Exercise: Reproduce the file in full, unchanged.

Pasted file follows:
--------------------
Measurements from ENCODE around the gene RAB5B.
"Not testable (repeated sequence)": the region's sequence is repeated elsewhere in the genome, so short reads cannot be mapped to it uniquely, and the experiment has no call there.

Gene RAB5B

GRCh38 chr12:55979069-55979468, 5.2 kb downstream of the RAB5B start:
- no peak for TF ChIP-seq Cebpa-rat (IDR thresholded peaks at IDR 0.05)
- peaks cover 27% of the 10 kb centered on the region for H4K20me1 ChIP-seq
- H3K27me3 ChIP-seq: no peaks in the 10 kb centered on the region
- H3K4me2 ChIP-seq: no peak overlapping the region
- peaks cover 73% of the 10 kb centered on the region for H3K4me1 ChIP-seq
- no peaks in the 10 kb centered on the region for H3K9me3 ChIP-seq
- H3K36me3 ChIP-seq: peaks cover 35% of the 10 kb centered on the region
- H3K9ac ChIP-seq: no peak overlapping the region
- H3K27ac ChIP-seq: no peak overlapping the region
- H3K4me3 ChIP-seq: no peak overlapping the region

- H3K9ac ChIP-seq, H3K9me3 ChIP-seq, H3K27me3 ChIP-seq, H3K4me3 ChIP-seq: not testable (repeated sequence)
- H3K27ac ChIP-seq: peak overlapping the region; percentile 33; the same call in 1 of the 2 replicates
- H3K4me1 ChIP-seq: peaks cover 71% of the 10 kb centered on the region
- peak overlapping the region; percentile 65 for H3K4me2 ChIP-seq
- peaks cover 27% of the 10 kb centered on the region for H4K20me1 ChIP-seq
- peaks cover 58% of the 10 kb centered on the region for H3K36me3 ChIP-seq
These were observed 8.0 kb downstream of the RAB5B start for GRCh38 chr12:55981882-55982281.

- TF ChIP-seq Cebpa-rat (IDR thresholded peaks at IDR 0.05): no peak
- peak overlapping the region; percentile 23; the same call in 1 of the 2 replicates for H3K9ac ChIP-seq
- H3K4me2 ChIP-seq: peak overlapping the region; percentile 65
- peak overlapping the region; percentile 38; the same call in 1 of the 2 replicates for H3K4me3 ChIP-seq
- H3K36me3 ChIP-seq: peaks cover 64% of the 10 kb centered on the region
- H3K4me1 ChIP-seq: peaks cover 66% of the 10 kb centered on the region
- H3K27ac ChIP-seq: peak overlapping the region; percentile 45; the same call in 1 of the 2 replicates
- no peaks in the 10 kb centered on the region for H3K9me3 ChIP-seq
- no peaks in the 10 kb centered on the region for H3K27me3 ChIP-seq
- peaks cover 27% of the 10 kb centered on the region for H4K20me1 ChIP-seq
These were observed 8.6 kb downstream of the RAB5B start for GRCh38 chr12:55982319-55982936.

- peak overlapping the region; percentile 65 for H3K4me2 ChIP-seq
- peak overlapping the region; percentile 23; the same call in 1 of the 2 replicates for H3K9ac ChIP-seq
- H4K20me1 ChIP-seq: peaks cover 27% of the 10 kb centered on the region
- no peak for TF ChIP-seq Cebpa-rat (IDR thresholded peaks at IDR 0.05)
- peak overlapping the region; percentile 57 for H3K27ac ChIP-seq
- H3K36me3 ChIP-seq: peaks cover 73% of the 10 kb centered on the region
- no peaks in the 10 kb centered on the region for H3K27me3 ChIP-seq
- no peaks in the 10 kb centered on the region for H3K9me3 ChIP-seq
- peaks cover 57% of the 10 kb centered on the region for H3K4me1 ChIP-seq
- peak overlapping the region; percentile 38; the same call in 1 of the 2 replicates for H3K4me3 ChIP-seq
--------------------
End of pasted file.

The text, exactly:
Measurements from ENCODE around the gene RAB5B.
"Not testable (repeated sequence)": the region's sequence is repeated elsewhere in the genome, so short reads cannot be mapped to it uniquely, and the experiment has no call there.

Gene RAB5B

GRCh38 chr12:55979069-55979468, 5.2 kb downstream of the RAB5B start:
- no peak for TF ChIP-seq Cebpa-rat (IDR thresholded peaks at IDR 0.05)
- peaks cover 27% of the 10 kb centered on the region for H4K20me1 ChIP-seq
- H3K27me3 ChIP-seq: no peaks in the 10 kb centered on the region
- H3K4me2 ChIP-seq: no peak overlapping the region
- peaks cover 73% of the 10 kb centered on the region for H3K4me1 ChIP-seq
- no peaks in the 10 kb centered on the region for H3K9me3 ChIP-seq
- H3K36me3 ChIP-seq: peaks cover 35% of the 10 kb centered on the region
- H3K9ac ChIP-seq: no peak overlapping the region
- H3K27ac ChIP-seq: no peak overlapping the region
- H3K4me3 ChIP-seq: no peak overlapping the region

- H3K9ac ChIP-seq, H3K9me3 ChIP-seq, H3K27me3 ChIP-seq, H3K4me3 ChIP-seq: not testable (repeated sequence)
- H3K27ac ChIP-seq: peak overlapping the region; percentile 33; the same call in 1 of the 2 replicates
- H3K4me1 ChIP-seq: peaks cover 71% of the 10 kb centered on the region
- peak overlapping the region; percentile 65 for H3K4me2 ChIP-seq
- peaks cover 27% of the 10 kb centered on the region for H4K20me1 ChIP-seq
- peaks cover 58% of the 10 kb centered on the region for H3K36me3 ChIP-seq
These were observed 8.0 kb downstream of the RAB5B start for GRCh38 chr12:55981882-55982281.

- TF ChIP-seq Cebpa-rat (IDR thresholded peaks at IDR 0.05): no peak
- peak overlapping the region; percentile 23; the same call in 1 of the 2 replicates for H3K9ac ChIP-seq
- H3K4me2 ChIP-seq: peak overlapping the region; percentile 65
- peak overlapping the region; percentile 38; the same call in 1 of the 2 replicates for H3K4me3 ChIP-seq
- H3K36me3 ChIP-seq: peaks cover 64% of the 10 kb centered on the region
- H3K4me1 ChIP-seq: peaks cover 66% of the 10 kb centered on the region
- H3K27ac ChIP-seq: peak overlapping the region; percentile 45; the same call in 1 of the 2 replicates
- no peaks in the 10 kb centered on the region for H3K9me3 ChIP-seq
- no peaks in the 10 kb centered on the region for H3K27me3 ChIP-seq
- peaks cover 27% of the 10 kb centered on the region for H4K20me1 ChIP-seq
These were observed 8.6 kb downstream of the RAB5B start for GRCh38 chr12:55982319-55982936.

- peak overlapping the region; percentile 65 for H3K4me2 ChIP-seq
- peak overlapping the region; percentile 23; the same call in 1 of the 2 replicates for H3K9ac ChIP-seq
- H4K20me1 ChIP-seq: peaks cover 27% of the 10 kb centered on the region
- no peak for TF ChIP-seq Cebpa-rat (IDR thresholded peaks at IDR 0.05)
- peak overlapping the region; percentile 57 for H3K27ac ChIP-seq
- H3K36me3 ChIP-seq: peaks cover 73% of the 10 kb centered on the region
- no peaks in the 10 kb centered on the region for H3K27me3 ChIP-seq
- no peaks in the 10 kb centered on the region for H3K9me3 ChIP-seq
- peaks cover 57% of the 10 kb centered on the region for H3K4me1 ChIP-seq
- peak overlapping the region; percentile 38; the same call in 1 of the 2 replicates for H3K4me3 ChIP-seq